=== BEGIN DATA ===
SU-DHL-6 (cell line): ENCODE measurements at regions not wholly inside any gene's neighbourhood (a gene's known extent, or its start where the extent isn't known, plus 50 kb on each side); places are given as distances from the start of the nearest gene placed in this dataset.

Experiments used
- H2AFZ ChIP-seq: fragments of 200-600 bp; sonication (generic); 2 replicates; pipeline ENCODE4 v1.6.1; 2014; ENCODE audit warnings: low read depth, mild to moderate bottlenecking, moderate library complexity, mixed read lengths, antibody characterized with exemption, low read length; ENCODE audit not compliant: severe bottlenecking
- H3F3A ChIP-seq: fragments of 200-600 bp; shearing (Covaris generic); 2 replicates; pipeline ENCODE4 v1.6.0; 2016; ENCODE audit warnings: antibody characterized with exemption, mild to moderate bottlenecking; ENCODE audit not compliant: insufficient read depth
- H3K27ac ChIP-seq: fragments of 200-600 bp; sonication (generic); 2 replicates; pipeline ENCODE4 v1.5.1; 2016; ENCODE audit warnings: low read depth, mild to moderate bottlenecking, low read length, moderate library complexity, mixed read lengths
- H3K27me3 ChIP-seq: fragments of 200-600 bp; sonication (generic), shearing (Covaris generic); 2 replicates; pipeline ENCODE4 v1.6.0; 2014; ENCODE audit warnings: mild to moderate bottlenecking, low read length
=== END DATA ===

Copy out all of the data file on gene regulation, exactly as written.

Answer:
SU-DHL-6 (cell line): ENCODE measurements at regions not wholly inside any gene's neighbourhood (a gene's known extent, or its start where the extent isn't known, plus 50 kb on each side); places are given as distances from the start of the nearest gene placed in this dataset.

Experiments used
- H2AFZ ChIP-seq: fragments of 200-600 bp; sonication (generic); 2 replicates; pipeline ENCODE4 v1.6.1; 2014; ENCODE audit warnings: low read depth, mild to moderate bottlenecking, moderate library complexity, mixed read lengths, antibody characterized with exemption, low read length; ENCODE audit not compliant: severe bottlenecking
- H3F3A ChIP-seq: fragments of 200-600 bp; shearing (Covaris generic); 2 replicates; pipeline ENCODE4 v1.6.0; 2016; ENCODE audit warnings: antibody characterized with exemption, mild to moderate bottlenecking; ENCODE audit not compliant: insufficient read depth
- H3K27ac ChIP-seq: fragments of 200-600 bp; sonication (generic); 2 replicates; pipeline ENCODE4 v1.5.1; 2016; ENCODE audit warnings: low read depth, mild to moderate bottlenecking, low read length, moderate library complexity, mixed read lengths
- H3K27me3 ChIP-seq: fragments of 200-600 bp; sonication (generic), shearing (Covaris generic); 2 replicates; pipeline ENCODE4 v1.6.0; 2014; ENCODE audit warnings: mild to moderate bottlenecking, low read length